Talent management system: Human resources software that facilitates recruiting, performance management, training and development, and compensation activities. Some LMSs can integrate with talent management systems, and others have performance management functionalities that serve as talent management. For example, certain LMSs support 360-degree reviews. In these reviews, fellow learners rate the performance of a particular learner, letting you determine what further training that learner needs.

VLE: Acronym for virtual learning environment. An eLearning setting modeled after the elements of traditional learning that can include textbook-like content or a recorded lecture. In a virtual learning environment, learners interact with one another through chat sessions or other social learning tools, just as students in a classroom interact with each other as part of the learning process.

VR: Virtual reality. In contrast to augmented reality, VR gives you a virtual 360-degree world, usually with the use of a special headset and sometimes with motion-tracking gloves or boots. Like AR, VR is a new tool for eLearning with the potential to be a great asset for virtual training simulations.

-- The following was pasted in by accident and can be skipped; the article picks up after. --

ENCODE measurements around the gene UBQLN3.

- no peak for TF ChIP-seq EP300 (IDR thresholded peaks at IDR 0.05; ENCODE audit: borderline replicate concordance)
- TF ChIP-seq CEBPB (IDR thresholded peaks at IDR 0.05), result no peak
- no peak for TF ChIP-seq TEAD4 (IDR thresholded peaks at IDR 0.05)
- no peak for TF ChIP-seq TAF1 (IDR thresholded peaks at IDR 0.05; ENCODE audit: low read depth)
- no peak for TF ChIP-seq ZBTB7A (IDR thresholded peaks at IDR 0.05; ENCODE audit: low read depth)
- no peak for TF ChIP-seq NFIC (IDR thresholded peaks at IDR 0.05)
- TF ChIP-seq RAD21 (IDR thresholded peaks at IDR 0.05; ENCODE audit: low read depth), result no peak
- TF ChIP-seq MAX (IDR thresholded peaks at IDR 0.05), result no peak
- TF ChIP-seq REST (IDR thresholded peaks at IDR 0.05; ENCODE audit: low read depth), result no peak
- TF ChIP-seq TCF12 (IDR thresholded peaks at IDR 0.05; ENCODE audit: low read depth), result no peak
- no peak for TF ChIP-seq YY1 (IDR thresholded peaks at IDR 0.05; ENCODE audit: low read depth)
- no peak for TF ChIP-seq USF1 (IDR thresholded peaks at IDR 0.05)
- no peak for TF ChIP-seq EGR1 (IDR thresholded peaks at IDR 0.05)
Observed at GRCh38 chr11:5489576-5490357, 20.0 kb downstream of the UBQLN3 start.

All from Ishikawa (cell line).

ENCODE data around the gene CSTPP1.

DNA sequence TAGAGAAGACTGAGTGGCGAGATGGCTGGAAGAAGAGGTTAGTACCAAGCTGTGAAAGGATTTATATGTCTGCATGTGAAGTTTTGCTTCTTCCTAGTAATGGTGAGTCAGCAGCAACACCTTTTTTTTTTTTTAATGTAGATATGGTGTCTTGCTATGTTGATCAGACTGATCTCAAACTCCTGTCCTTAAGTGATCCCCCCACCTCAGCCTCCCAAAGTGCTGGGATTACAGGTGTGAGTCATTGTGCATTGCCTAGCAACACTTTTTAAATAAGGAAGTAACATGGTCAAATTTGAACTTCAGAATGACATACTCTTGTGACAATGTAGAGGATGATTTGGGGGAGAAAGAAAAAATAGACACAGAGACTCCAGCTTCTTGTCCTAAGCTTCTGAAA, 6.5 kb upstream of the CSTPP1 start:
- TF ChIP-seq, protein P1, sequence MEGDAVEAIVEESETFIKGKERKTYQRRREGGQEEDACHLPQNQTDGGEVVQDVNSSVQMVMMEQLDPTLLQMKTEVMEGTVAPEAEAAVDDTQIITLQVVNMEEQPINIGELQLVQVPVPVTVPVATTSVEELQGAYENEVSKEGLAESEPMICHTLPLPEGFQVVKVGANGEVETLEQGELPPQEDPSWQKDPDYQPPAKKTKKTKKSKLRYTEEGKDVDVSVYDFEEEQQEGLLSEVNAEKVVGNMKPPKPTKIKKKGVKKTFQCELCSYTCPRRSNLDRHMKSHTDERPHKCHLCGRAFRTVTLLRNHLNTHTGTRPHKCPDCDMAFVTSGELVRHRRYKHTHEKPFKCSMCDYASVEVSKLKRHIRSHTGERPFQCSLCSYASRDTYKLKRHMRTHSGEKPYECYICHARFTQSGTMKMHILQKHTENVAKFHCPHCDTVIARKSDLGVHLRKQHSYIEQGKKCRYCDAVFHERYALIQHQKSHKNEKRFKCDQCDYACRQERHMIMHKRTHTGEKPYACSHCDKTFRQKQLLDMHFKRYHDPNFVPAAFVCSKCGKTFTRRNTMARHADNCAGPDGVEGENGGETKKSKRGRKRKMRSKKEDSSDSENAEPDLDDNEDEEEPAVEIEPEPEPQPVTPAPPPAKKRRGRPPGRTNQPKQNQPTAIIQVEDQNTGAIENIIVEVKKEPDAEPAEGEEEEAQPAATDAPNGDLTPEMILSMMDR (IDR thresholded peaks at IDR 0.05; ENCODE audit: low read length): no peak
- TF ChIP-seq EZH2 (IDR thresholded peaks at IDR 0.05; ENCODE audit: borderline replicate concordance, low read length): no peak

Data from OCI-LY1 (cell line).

WBT: An acronym for web-based training. Often used to reference any learning that happens online.

White labeling: Similar to gray labeling, white labeling is a branding option that removes the name of a software’s developer and customizes the view to feature your company’s name instead. It’s usually more expensive than gray labeling, but can provide a more cohesive theme for company-specific learning materials.

xAPI: Also known as tin can API. The successor to SCORM, xAPI is an API that standardizes learning content for cross-platform sharing.

Just terms; no conditions!

Did you learn something? I spend all day, every day, writing about LMS and eLearning software, and even learned a few things while writing this! Tell me about your discoveries or ask me a question (like I said, I do this all day) in the comments below, or tweet me @CapterraHalden!

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About the Author

Halden Ingwersen

Halden Ingwersen writes about HR and eLearning at Capterra. She’s a graduate of Agnes Scott College and a TEDx presenter. You can follow her on Twitter @CapterraHalden, just don’t get her started about her zombie survival plan.